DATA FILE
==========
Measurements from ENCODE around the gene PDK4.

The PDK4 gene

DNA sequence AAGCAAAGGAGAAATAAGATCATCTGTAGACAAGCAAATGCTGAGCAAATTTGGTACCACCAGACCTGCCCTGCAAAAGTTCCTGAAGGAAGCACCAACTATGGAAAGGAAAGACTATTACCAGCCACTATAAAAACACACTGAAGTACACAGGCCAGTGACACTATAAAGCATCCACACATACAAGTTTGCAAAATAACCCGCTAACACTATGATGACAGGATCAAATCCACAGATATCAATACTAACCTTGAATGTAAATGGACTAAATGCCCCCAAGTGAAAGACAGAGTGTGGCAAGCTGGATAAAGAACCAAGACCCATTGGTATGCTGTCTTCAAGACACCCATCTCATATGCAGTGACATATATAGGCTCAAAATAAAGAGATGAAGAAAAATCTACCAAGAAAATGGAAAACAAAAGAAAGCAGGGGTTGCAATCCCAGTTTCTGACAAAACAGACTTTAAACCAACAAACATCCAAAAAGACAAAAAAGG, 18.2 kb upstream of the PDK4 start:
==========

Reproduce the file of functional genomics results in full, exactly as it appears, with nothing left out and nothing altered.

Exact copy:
Measurements from ENCODE around the gene PDK4.

The PDK4 gene

DNA sequence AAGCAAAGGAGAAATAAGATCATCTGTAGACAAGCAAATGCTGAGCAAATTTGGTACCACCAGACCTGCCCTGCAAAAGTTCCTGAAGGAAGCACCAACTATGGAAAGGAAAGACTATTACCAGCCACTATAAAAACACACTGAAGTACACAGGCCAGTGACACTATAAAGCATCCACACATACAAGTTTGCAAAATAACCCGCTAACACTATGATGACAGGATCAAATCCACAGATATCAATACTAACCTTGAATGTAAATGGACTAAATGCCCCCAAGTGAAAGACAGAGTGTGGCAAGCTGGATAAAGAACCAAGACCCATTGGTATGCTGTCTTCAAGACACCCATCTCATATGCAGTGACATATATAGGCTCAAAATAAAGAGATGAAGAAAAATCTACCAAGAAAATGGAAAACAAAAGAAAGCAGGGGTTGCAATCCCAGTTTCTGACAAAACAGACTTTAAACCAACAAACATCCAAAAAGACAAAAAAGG, 18.2 kb upstream of the PDK4 start: